The About Bish Bosch tab says all you need to know about how to approach this work, but to summarise, much like a Bosch painting, there is too much going on to absorb in one, two or three sittings, a bit of effort is needed. Scott states, enigmatically enough, in the third person “It’s moving on a bit each time we go. Hopefully it’s getting nearer and nearer the kind of thing that’s in our heads. Little things are improving, a bit more focused. The style is improving.” He states that his work is in no way autobiographical, and if we are to believe that, then what is "...in our (his) heads" is by definition entirely removed from ego, which necessitates that the listener takes a different approach in return. Is it even possible to listen in the third person?

Scott is possessed of a very dark and ironic humour, announced in the album title, as an album that takes a mere 3 years from commencement of writing to completion is "bish bosh"; well by his standards I suppose it is indeed lightning fast. Mind you, I know a few builders like that...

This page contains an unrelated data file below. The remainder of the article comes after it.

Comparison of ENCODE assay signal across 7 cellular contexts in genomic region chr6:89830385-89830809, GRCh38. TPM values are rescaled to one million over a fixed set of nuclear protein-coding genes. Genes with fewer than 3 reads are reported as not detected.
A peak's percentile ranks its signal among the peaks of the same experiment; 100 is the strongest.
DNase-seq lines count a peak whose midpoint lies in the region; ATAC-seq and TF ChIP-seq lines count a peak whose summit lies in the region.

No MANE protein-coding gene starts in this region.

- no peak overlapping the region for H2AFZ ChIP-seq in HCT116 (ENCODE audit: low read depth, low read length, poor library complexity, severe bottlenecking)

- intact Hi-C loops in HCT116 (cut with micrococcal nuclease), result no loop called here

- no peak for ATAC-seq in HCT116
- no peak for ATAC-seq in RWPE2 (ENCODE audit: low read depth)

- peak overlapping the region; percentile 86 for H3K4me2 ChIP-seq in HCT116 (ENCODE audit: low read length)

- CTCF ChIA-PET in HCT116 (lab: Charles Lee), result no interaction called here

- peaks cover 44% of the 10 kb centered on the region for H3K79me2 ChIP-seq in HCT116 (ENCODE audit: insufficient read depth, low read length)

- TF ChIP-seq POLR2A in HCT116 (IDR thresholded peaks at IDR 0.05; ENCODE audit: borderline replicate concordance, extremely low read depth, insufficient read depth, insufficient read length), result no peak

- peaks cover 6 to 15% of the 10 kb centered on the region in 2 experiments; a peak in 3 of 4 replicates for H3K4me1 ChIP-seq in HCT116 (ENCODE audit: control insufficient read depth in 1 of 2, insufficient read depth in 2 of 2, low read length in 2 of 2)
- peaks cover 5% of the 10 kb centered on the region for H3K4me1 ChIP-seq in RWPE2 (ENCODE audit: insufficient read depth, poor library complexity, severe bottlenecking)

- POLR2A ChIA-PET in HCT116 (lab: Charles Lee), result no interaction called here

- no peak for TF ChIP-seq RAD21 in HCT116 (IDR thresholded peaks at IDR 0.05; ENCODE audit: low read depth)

"Take that accidentally in the bollocks for a start"

As if to soften up his audience, the opening track batters us into near submission. Although only 4 minutes in length "See You Don't Bump His Head" is built around a non-stop 160bpm (or thereabouts, my guess) bass drum sound high up in the mix that repeatedly rabbit punches the synapses into jelly, while Scott relates a tale that may be aimed at music critics, with the oft repeated phrase "While plucking feathers from a swan song" possibly pointing at the critic picking away at his possibly last album while the other lines seem to relate the never-ending process of "life must go on"? On the other hand I could be entirely wrong, such is the overwhelming feel of abstraction. The song takes its title from Montgomery Clift's cut line in From Here To Eternity cautioning his troops to be careful with Maggio's (Frank Sinatra) body when putting it in a truck.